Tag Archives: regulation

Net neutrality – what is it and why should we be concerned about it?

(Image c/o Maik on Flickr.)

What is net neutrality?

Net neutrality is the principle that all packets of data over the internet should be transmitted equally, without discrimination. So, for example, net neutrality ensures that your blog can be accessed just as quickly as, say the BBC website. Essentially, it prevents ISPs from discriminating between sites, organisations etc whereby those with the deepest pockets can pay to get in the fast lane, whilst the rest have to contend with the slow lane. Instead, every website is treated equally, preventing the big names from delivering their data faster than a small independent online service. This ensures that no one organisation can deliver their data any quicker than anyone else, enabling a fair and open playing field that encourages innovation and diversity in the range of information material online. The principles of net neutrality are effectively the reason why we have a (reasonably) diverse online space that enables anyone to create a website and reach a large volume of people.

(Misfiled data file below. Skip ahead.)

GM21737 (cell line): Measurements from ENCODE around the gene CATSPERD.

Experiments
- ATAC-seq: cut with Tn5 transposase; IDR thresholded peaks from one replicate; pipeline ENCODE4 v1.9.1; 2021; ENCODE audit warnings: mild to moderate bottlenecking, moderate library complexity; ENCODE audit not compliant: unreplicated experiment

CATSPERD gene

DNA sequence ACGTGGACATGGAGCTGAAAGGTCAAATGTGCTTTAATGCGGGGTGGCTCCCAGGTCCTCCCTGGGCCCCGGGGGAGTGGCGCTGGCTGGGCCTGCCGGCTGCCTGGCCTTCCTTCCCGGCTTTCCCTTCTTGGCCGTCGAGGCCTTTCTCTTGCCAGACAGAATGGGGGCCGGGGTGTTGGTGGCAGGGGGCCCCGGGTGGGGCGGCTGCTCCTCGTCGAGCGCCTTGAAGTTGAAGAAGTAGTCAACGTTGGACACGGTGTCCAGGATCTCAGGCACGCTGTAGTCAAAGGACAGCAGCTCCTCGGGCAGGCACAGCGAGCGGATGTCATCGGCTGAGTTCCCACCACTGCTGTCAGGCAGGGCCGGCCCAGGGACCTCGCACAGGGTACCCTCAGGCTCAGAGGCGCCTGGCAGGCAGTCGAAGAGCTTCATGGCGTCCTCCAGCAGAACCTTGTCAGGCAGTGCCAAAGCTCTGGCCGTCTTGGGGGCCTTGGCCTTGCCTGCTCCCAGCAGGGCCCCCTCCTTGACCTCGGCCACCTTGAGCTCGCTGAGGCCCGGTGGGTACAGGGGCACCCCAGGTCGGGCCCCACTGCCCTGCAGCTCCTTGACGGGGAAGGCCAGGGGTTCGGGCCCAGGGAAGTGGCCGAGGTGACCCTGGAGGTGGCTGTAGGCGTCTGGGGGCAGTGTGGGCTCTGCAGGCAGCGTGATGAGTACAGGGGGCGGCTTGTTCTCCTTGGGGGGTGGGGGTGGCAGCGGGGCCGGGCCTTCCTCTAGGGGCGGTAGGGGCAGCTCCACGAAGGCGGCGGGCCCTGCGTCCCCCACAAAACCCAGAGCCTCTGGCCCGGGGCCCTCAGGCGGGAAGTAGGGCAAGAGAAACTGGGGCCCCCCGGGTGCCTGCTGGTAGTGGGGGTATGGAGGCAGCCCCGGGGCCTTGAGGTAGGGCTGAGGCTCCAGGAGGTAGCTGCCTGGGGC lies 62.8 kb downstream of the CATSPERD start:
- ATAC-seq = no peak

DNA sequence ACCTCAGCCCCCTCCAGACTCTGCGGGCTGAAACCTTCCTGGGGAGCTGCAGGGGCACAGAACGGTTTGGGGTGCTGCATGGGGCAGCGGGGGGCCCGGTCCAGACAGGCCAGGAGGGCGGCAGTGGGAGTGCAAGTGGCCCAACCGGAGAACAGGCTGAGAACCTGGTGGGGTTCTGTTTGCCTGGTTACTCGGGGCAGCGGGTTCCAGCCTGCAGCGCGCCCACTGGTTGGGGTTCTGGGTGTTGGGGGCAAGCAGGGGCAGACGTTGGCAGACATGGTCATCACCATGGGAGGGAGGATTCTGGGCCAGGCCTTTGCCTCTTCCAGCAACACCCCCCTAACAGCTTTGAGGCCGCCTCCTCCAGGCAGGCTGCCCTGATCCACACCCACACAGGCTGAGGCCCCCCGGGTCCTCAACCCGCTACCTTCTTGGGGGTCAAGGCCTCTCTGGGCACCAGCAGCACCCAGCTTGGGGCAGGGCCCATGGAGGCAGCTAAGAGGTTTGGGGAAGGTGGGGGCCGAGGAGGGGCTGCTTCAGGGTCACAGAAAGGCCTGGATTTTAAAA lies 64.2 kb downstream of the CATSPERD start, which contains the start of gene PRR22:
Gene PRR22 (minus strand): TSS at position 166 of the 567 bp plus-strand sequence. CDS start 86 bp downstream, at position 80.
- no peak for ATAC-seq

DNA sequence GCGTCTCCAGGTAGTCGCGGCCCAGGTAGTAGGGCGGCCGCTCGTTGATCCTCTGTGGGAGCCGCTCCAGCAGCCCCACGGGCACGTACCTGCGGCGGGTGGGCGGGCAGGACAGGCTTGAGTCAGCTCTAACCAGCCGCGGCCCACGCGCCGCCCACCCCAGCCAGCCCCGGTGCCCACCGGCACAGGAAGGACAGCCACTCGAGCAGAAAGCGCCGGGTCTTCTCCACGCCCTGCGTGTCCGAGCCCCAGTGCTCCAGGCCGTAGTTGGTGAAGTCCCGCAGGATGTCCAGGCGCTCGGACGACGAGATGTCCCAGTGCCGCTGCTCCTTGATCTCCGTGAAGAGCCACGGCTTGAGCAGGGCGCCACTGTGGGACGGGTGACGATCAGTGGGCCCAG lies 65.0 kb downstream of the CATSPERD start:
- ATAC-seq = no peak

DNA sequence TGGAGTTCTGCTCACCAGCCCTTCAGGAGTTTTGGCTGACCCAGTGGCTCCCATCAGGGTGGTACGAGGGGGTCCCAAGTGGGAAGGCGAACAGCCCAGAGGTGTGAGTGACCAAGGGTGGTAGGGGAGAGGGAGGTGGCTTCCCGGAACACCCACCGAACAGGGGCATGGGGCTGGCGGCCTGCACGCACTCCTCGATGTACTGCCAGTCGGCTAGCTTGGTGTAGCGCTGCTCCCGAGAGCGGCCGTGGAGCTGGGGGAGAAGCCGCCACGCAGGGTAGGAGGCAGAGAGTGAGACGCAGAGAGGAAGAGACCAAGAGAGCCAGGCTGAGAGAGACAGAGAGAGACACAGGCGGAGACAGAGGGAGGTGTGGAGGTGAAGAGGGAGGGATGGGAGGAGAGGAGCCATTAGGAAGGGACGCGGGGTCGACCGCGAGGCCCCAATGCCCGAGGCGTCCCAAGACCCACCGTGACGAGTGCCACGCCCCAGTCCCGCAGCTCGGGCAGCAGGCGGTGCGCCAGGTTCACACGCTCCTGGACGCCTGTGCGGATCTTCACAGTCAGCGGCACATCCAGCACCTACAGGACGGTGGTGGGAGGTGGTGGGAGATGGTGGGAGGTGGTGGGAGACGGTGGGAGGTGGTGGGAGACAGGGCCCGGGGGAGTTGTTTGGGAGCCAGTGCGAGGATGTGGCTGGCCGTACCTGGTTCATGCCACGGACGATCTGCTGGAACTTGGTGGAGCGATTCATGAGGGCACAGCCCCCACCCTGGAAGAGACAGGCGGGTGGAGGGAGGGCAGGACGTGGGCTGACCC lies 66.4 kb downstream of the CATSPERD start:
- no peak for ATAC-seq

Isn’t this mainly a US issue?

The issue has been a major topic for debate in the United States for sometime now. In theory, this was recently resolved when the Federal Communication Commission (FCC) recently voted to protect the principle of net neutrality. However, this has not closed the debate as some US broadband providers have launched a legal challenge against this ruling and Republicans in Congress have launched an attempt to fast-track a repeal of the FCC’s new rules.

Why should we in Europe be concerned if this is a US issue?

Whilst there has been little public debate in the UK or Europe around the issue of net neutrality, it is becoming an increasingly important issue. Earlier this year, the Latvian government (currently holding the European presidency) proposed that there should be exceptions to net neutrality rules, particularly when their networks face “exceptional…congestion”.